[edit] Works
Living China: Modern Chinese Short Stories
Red Star Over China (various editions, London, New York, 1937-1944). Reprinted Read Books, 2006, ISBN 978-1406798210; Hesperides Press, 2008, ISBN 978-1443736732.
The Battle for Asia
Far Eastern Front
People On Our Side. Random House, 1944.
Stalin Must Have Peace. Random House, 1947.
China, Russia, and the USA
Red China Today: The Other Side of the River. Gollancz, 1963. New edition, Penguin Books, 1970. ISBN 0140211594.
The Long Revolution

[edit] Further reading
French, Paul. Through the Looking Glass: Foreign Journalists in China, from the Opium Wars to Mao. Hong Kong University Press, 2009.
Hamilton, John Maxwell. Edgar Snow: A Biography. Bloomington: Indiana University Press, 1988.
Mirsky, Jonathan. "Message from Mao", New York Review (February 16 1985): 15-17. Review.
Shewmaker, Kenneth E., Americans and Chinese Communists, 1927-1945: A Persuading Encounter, Ithaca, NY: Cornell University Press (1971) ISBN 080140617X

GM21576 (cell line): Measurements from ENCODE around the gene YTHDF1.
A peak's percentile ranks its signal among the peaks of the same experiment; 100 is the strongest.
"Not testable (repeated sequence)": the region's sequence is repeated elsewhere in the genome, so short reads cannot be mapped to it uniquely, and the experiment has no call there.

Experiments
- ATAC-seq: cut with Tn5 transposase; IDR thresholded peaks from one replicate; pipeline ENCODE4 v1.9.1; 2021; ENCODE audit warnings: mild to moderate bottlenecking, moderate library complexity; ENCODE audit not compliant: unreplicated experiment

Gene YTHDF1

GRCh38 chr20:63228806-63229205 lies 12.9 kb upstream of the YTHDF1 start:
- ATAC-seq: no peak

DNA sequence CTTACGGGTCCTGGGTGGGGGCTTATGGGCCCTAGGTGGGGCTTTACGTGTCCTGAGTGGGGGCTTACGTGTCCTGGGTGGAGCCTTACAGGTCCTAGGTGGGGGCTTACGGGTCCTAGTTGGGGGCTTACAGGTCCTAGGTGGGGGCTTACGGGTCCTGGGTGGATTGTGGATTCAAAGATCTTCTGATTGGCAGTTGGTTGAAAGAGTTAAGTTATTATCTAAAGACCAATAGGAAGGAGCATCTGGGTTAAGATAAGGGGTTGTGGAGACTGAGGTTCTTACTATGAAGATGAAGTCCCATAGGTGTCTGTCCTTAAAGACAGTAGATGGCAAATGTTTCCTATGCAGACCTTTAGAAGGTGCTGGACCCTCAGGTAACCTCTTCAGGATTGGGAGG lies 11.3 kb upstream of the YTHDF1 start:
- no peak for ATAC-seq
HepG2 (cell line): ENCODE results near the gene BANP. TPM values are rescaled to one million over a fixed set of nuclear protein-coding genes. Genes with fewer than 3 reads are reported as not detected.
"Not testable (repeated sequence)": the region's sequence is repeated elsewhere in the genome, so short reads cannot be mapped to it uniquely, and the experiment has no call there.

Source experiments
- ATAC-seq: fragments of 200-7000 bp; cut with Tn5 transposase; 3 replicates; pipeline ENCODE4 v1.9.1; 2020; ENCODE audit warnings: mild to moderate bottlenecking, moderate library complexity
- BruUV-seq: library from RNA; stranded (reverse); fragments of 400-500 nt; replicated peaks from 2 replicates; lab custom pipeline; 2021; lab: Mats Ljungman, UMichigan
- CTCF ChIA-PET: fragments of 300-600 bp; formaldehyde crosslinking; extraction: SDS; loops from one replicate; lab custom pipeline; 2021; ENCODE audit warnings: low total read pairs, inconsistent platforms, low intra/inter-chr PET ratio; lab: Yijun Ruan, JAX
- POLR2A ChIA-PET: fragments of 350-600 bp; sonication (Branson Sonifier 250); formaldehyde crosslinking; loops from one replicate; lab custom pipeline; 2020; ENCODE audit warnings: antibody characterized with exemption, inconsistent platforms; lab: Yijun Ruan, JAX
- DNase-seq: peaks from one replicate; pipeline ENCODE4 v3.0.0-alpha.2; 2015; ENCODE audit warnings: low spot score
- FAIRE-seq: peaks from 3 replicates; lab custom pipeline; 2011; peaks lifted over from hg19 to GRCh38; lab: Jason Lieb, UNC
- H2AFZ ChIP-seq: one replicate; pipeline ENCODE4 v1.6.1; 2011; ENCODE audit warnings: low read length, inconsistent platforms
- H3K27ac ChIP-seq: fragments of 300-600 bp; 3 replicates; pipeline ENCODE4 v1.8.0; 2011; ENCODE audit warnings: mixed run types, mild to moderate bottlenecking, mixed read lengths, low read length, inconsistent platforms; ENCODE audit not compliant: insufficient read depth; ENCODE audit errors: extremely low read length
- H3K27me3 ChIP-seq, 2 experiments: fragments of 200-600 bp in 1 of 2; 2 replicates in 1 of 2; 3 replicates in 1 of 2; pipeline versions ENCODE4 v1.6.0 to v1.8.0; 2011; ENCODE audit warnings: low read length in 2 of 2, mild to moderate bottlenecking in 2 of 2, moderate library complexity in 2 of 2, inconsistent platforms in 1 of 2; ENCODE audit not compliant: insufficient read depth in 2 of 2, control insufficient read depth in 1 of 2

Snow, Edgar. Journey to the Beginning. New York: Random House, 1958. Memoir.
Thomas, S. Bernard. Season of High Adventure: Edgar Snow in China, Berkeley: University of California Press, 1996.[1]

[edit] References
^ Thomas, Season of High Adventure, 107-125.
^ Hamilton, John M., Edgar Snow: A Biography, LSU Press, (2003) ISBN 0807129127, 9780807129128, p. 229.
^ a b c Hamilton, John M., Edgar Snow: A Biography, LSU Press, (2003) ISBN 0807129127, 9780807129128, p. 167
^ Shewmaker, Kenneth E., Americans and Chinese Communists, 1927-1945: A Persuading Encounter, Ithaca, NY: Cornell University Press (1971) ISBN 080140617X
^ http://www.gwu.edu/~nsarchiv/NSAEBB/NSAEBB145/index.htm
^ Tyler, Patrick (2000). A Great Wall: Six Presidents and China: An Investigative History. New York: Public Affairs. p. 81-86.  
^ Thomas, Season of High Adventure pp. 335-6.
^ Chang, Jung and Halliday, Jon, Mao: The Unknown Story, Jonathan Cape, London (2005), ISBN 0224071262, p. 106
^ Jonathan Mirsky, "Message from Mao," New York Review (February 16, 1985).

[edit] External links
Edgar Snow Archives at the University of Missouri in Kansas City
Retrieved from "http://en.wikipedia.org/wiki/Edgar_Snow"



PREV   Half of Edgar Snow's remains 기미양
NEXT   님 웨일즈 저서 기미양



Copyright 1999-2023 Zeroboard / skin by ZERO

 아리랑나라
서울시 종로구 권농동 127-4 유성빌딩 4f

tell:02-763(762)-5014 010-4764-8844

Email : kibada@hanmail.net